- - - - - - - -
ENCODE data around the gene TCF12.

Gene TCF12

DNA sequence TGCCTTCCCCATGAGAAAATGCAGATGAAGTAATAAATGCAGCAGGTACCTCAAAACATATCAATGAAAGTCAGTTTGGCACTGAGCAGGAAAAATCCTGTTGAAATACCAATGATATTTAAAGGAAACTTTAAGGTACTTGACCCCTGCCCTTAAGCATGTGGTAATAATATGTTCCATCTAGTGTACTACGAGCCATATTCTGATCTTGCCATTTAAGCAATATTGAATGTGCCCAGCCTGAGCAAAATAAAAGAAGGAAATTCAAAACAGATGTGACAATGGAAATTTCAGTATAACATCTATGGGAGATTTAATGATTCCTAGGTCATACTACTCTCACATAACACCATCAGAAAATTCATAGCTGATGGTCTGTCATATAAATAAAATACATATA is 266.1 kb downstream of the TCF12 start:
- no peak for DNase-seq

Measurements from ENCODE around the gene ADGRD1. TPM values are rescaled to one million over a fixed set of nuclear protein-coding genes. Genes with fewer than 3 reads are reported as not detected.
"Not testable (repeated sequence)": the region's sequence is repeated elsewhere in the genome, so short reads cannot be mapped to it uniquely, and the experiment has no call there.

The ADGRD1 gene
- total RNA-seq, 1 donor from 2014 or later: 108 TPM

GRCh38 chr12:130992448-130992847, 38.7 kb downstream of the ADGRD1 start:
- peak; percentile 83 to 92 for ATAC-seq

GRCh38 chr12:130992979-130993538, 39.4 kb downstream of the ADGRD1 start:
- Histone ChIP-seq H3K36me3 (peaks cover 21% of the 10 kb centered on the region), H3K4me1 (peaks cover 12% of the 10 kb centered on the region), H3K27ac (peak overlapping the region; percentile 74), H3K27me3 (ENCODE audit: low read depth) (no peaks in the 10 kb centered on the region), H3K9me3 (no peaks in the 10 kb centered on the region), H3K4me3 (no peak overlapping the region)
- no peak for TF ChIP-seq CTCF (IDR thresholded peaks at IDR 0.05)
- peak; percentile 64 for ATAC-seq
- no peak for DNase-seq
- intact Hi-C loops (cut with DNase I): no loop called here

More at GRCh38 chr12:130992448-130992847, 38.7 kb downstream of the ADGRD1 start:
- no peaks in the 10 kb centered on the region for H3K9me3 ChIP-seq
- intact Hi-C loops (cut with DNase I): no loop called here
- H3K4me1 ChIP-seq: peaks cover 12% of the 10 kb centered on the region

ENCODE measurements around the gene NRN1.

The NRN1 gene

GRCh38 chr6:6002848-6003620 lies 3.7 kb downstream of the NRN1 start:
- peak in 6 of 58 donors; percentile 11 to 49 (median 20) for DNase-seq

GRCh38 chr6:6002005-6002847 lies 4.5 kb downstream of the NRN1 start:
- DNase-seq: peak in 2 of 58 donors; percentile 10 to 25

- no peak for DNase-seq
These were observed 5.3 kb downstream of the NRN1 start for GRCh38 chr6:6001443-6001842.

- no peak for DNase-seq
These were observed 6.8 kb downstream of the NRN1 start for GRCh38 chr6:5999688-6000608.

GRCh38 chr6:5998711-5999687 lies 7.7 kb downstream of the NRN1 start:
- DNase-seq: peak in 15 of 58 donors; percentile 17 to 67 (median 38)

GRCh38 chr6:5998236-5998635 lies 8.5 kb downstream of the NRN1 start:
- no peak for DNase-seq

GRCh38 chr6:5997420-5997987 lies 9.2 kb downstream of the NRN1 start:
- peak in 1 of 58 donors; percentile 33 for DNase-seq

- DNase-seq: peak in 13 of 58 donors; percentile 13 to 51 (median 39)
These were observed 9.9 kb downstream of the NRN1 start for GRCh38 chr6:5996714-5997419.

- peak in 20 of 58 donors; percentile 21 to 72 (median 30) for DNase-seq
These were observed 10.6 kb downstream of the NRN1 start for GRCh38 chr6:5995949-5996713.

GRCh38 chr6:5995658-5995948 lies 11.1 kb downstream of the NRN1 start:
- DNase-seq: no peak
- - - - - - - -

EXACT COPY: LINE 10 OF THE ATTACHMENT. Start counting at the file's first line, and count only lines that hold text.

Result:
- peak; percentile 83 to 92 for ATAC-seq